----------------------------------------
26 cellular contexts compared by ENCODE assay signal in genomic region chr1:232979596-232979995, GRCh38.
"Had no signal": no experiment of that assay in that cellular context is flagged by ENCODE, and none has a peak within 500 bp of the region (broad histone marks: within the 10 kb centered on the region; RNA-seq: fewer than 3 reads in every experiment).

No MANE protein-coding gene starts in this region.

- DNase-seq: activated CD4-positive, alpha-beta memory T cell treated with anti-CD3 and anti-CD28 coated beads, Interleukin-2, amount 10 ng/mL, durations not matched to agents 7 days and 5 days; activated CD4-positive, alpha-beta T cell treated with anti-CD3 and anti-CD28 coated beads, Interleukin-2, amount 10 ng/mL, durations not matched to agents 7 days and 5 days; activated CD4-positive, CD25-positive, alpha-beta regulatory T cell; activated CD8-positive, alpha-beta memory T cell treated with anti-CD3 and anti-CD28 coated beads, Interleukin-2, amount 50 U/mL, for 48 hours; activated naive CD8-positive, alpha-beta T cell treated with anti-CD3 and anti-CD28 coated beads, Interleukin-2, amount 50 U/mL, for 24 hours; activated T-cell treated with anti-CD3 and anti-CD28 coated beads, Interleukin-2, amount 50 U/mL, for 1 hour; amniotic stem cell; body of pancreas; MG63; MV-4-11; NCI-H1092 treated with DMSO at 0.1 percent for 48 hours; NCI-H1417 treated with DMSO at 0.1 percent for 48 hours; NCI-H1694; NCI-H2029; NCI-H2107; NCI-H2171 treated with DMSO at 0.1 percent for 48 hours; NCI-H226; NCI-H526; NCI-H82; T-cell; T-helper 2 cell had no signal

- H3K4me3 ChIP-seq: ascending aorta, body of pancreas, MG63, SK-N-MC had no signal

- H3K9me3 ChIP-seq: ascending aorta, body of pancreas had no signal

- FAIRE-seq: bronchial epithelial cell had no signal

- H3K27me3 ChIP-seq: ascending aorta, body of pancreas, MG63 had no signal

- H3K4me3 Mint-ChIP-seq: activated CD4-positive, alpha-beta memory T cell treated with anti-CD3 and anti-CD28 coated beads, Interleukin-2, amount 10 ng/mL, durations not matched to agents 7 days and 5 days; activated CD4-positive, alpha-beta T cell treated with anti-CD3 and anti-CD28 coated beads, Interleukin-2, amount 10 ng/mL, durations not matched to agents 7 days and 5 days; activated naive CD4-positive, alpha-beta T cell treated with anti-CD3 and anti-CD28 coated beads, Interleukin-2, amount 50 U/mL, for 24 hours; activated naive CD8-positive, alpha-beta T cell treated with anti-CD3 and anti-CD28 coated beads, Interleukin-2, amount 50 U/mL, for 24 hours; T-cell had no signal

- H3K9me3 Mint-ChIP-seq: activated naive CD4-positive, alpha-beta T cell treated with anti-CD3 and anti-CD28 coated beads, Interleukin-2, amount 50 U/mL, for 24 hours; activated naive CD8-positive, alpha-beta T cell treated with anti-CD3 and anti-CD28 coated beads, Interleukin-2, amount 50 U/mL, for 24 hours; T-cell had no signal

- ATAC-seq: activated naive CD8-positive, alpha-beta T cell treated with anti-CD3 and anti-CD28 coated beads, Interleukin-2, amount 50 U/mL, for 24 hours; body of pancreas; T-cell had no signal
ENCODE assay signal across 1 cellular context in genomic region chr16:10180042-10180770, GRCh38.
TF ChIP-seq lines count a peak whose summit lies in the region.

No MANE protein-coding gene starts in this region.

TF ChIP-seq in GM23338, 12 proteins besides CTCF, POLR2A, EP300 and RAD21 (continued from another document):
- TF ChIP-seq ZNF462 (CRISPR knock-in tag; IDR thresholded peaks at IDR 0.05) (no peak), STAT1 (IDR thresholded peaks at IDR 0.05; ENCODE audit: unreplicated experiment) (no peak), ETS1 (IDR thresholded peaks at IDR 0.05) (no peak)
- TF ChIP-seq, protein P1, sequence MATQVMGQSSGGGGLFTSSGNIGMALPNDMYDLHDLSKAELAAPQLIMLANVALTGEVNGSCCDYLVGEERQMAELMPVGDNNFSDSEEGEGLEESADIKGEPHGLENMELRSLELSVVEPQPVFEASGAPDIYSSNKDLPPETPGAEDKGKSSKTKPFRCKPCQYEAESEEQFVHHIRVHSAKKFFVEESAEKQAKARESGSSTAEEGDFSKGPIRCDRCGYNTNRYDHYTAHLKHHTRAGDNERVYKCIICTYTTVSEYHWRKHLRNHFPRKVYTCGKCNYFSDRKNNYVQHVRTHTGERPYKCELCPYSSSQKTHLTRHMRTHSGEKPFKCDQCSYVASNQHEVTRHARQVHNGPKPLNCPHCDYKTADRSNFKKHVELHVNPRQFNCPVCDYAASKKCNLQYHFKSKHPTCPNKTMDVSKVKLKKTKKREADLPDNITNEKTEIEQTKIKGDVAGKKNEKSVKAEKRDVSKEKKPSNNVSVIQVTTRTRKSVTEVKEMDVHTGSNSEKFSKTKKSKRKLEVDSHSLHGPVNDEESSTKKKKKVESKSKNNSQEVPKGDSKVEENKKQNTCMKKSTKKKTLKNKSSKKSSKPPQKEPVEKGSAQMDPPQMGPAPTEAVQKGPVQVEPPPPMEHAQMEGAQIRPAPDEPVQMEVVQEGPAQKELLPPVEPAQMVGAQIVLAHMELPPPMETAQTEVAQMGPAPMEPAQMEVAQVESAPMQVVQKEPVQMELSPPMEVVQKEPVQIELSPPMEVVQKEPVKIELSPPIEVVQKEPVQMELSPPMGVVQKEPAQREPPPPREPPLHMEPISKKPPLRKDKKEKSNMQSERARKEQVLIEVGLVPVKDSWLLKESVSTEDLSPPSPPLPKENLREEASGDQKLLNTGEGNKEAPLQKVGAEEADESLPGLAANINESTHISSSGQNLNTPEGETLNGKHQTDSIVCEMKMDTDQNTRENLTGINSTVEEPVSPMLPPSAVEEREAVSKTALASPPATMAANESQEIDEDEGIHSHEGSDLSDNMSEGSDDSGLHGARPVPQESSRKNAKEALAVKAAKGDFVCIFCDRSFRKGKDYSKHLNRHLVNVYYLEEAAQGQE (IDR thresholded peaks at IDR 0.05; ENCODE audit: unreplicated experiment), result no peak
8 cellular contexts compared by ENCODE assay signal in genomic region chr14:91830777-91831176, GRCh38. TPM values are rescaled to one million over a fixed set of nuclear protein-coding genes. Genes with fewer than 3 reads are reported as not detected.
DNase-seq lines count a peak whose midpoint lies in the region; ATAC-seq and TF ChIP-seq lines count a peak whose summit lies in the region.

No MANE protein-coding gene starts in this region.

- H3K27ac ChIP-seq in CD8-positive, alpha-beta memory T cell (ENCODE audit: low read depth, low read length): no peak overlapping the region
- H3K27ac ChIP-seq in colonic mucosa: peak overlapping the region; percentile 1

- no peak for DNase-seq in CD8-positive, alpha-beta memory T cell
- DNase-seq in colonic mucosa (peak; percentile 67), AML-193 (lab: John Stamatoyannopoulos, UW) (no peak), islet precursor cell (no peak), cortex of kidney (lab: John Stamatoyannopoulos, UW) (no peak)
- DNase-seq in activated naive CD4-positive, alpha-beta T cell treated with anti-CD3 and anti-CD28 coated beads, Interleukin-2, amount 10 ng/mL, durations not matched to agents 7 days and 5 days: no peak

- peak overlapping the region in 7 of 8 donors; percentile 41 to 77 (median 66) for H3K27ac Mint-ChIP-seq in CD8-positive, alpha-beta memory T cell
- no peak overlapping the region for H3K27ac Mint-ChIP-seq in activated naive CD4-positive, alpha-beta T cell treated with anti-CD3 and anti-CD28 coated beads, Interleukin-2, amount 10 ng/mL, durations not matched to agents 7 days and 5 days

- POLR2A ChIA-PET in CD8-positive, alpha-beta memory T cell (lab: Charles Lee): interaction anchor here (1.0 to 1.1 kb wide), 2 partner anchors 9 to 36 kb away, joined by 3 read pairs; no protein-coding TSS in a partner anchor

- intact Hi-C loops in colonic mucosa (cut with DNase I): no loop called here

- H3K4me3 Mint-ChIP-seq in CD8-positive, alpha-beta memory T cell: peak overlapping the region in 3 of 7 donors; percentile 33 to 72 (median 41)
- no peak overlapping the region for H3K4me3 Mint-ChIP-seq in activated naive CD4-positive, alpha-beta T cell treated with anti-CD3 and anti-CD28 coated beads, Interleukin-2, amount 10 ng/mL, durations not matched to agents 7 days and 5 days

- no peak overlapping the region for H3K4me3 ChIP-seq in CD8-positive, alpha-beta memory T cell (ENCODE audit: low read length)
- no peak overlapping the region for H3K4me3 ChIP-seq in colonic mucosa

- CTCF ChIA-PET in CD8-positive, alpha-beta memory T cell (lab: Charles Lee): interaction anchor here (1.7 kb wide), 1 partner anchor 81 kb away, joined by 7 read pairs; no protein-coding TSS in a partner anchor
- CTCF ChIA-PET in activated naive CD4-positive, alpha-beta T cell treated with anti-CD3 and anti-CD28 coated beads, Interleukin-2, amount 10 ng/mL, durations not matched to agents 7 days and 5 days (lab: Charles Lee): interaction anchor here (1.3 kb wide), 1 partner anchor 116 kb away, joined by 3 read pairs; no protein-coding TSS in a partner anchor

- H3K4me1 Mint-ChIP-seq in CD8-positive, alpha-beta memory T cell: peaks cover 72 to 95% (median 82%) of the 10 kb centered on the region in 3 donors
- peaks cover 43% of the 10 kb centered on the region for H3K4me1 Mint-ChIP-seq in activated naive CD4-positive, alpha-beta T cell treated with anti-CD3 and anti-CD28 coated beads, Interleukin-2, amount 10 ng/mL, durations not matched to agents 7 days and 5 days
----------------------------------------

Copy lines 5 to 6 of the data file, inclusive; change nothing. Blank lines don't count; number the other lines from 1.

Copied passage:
- H3K4me3 ChIP-seq: ascending aorta, body of pancreas, MG63, SK-N-MC had no signal

- H3K9me3 ChIP-seq: ascending aorta, body of pancreas had no signal